1999 Cadillac Seville Reviews and Ratings

Sedan 4D SLS

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1999 Cadillac Seville
Paul A. Eisenstein

Introduction
When you bill yourself "the standard of the world," you have a lot to live up to. And during the dark days of the 1980s and early 1990s, that claim certainly stretched thin for General Motors Corp.'s Cadillac division. The now-departed Cimarron did not come close to meeting the challenge of import competitors such as BMW or Lexus, something that became sadly obvious in the steady decline of Cadillac's sales and market share.

Now Cadillac is striking back. At the 1999 North American International Auto Show in Detroit, Cadillac pulled the wraps off a new concept car, appropriately named Evoq-as in evoke-designed to suggest the direction the division will take in the future. This radical product revolution will start rolling into Cadillac showrooms around 2002. But if you're not inclined to wait, there's still good reason to stop by your Cadillac dealer today, especially if you're looking for a premium, high-performance sedan.

The Seville is not only attractive, and muscular, with one of the best powertrains on the market, it's also a technical tour de force. Some of this technology might fall into the gizmos and gadgets category, like Seville's computer-controlled adaptive seating system. But other high-tech features qualify as hands-down winners. The Stabili-Trak system is smart enough to respond to a skid before you're even aware there's a problem.

While Seville's distinctly domestic styling may not win over the truly hardcore import buyer, we found this sedan clearly deserving the term "luxury." Walkaround
Call this "a muscle car in an Armani suit," suggests Chief Designer Dennis Little. For those familiar with the past-generation Seville, the latest iteration is evolutionary, not revolutionary. Nothing unusual about that in the luxury segment. Upscale European automakers have carried over the same styling themes year-after-year.

With the latest Seville, designers have tapped into the themes and cues that helped define some of the best Cadillacs of the past, starting with the bold, egg-crate grille and strong, vertically oriented taillights. Refinement is the critical element with the '99 Seville. Edges are soft and sculpted. The wrap-around projector headlights have a jewel-like quality that only enhances their improved functionality.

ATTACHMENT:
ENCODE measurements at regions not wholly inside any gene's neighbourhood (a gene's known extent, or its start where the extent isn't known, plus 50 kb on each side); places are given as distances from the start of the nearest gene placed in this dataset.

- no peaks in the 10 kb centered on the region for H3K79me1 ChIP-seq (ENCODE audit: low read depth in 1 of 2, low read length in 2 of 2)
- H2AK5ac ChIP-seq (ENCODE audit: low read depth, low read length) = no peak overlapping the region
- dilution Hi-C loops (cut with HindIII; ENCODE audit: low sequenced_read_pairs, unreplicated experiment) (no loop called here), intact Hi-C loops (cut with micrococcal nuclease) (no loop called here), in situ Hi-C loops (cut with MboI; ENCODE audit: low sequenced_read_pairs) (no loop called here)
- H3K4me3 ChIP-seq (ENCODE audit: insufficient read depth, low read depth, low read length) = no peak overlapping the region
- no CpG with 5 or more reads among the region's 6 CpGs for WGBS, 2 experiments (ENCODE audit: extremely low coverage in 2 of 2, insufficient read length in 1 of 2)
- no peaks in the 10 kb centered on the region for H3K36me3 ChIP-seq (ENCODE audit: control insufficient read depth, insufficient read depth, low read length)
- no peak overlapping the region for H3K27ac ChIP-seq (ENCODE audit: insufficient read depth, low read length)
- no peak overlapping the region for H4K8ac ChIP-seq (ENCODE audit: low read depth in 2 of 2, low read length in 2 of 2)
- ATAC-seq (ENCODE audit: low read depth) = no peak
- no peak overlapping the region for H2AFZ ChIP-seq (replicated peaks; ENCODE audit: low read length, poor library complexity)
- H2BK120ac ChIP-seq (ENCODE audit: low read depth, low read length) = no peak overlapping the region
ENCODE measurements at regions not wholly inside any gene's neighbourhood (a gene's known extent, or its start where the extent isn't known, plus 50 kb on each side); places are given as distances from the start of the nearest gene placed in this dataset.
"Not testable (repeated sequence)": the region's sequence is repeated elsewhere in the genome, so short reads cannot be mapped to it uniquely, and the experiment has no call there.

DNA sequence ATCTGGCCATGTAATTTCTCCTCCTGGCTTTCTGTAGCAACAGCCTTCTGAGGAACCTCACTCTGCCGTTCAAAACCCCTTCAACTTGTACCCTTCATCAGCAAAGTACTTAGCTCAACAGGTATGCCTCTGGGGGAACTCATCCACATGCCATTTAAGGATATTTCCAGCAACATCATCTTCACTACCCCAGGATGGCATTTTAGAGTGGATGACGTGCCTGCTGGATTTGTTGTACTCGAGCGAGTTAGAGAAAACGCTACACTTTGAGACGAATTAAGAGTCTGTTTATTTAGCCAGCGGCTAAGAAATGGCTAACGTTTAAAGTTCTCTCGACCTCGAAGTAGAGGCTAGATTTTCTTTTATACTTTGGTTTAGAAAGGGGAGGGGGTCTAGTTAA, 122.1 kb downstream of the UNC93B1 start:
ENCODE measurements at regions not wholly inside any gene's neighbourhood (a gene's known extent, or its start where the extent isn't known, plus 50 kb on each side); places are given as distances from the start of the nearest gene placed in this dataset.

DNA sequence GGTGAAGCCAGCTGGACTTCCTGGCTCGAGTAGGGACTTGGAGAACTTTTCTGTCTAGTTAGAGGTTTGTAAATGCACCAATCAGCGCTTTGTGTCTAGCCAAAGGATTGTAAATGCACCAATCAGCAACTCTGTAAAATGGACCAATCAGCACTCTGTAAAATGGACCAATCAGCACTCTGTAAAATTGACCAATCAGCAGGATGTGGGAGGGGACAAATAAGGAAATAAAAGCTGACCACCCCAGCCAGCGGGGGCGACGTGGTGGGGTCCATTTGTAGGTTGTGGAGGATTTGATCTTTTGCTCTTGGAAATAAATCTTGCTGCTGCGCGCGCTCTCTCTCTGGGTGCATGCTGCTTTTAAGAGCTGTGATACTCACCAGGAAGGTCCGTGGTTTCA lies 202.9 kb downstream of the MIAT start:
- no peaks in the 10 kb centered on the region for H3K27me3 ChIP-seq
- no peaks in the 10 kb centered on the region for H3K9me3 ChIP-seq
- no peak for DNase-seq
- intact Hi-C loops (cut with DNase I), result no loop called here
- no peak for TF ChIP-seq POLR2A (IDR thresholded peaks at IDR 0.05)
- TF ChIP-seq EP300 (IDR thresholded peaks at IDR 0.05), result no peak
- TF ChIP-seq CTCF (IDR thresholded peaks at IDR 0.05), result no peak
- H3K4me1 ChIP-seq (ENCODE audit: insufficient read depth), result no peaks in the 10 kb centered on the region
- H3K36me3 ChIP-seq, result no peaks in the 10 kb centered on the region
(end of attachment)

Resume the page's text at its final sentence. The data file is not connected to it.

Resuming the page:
While exterior changes are subtle when comparing the current Seville with the last-generation model, there are far more significant changes under the skin. And wisely, Cadillac engineers used Mercedes and BMW as their ride and handling role models.

Though the Seville's look is unabashedly American, there were clear concessions made to the international market when Seville was redesigned in 1998. The car is three inches shorter than the old model, moving it closer in size to some of its import competitors. But while it may be shorter, bumper-to-bumper, there's significantly more useable space, and the 2-inch wider stance enhances ride and handling, especially when coupled to the Seville's world-class suspension. Interior
The Seville's interior looks great and is highly functional. The center console, sweeping up into the instrument panel, houses a handsome radio and climate-control center. The look is elegant and expensive. The instrument panel illustrates how Cadillac engineers have been influenced by Lexus. The gauges use a three-dimensional Vacuum Fluorescent, or VF, display that is as easy to read as it is sophisticated.

Cadillac deserves special kudos for the tasteful use of richly grained zebrano wood in the Seville. The front bucket seats are among the most comfortable we've found on an American luxury car. They are plush, but not overstuffed, with enough lateral support to keep you firmly planted as you maneuver the Seville through tight curves, yet the bolsters are low enough to make getting in and out easy. The front seatbelts are anchored to the seat so they fit more precisely and feel much more comfortable to wear.

There's an extra 1.7 inches of headroom in the new model, and slightly more shoulder room, though there is a slight loss of rear leg room due to the shorter body length.

Seville offers an optional adaptive seating system that many potential buyers may dismiss out of hand as just another costly gadget. For short commutes and around-town driving, they'd probably be right, but on long drives, the system is comfortable and noticeably less fatiguing. Hidden under the plush leather upholstery are special sensors designed to measure a body's pressure points and then automatically adjust 10 strategically placed air cells in the seat cushion.